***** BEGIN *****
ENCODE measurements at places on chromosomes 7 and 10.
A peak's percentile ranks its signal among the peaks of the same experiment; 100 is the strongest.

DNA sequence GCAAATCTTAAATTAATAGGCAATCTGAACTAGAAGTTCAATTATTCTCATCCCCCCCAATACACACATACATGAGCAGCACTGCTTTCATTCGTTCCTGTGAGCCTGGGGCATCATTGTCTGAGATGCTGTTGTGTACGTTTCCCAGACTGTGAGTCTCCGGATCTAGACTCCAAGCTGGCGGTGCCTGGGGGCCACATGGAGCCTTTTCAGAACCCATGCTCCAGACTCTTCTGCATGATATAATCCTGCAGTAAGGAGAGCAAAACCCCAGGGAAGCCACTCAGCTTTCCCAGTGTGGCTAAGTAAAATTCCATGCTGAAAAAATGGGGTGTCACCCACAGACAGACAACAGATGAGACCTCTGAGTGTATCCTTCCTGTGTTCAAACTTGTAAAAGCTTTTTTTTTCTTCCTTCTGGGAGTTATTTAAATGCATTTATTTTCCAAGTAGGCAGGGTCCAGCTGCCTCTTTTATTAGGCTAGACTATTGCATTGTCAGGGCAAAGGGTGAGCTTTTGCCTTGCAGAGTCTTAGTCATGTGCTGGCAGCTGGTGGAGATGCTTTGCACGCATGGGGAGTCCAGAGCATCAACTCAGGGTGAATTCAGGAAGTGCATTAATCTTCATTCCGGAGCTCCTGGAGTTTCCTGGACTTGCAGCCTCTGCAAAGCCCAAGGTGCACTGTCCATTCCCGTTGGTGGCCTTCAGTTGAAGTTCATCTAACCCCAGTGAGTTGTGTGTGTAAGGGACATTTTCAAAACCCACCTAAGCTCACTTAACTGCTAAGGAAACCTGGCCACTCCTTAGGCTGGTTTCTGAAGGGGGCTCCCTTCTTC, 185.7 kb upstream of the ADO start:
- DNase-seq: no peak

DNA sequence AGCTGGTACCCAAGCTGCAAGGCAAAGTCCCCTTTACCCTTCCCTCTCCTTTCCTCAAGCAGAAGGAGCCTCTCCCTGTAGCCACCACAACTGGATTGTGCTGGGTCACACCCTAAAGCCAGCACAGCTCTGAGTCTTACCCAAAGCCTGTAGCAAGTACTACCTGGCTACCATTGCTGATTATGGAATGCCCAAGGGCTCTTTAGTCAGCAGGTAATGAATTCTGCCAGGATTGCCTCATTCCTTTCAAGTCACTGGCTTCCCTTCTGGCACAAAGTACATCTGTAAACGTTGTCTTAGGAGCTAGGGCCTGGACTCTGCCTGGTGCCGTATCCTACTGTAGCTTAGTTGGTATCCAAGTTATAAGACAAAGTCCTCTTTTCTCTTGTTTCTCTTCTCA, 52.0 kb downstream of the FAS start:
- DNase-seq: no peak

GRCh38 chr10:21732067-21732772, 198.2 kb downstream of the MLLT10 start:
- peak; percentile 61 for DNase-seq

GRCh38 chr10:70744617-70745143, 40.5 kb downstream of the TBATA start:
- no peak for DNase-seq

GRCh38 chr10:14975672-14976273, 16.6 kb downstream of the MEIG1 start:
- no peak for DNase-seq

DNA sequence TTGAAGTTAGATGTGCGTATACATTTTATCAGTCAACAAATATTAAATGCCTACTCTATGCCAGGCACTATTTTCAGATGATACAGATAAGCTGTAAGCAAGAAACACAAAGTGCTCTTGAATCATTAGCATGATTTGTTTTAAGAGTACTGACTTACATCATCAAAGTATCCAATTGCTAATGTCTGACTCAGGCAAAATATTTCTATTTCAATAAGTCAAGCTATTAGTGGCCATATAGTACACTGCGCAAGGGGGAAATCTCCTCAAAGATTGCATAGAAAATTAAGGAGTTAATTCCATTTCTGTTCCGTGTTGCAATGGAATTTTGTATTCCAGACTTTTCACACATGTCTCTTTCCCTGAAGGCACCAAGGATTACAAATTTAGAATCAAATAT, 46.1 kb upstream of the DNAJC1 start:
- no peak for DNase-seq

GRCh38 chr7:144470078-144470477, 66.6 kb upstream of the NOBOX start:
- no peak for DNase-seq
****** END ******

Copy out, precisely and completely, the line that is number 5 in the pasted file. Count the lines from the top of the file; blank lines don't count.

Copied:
DNA sequence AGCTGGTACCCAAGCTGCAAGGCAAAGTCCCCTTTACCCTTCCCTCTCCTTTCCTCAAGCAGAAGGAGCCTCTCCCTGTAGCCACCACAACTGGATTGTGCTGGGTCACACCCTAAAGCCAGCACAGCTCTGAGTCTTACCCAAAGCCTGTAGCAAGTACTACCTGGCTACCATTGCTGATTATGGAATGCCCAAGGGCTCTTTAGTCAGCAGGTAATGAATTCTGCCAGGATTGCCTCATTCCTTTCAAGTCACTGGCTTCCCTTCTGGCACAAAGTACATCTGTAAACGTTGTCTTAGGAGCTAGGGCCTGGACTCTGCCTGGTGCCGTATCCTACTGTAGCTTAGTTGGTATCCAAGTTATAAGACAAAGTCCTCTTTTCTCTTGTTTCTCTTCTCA, 52.0 kb downstream of the FAS start: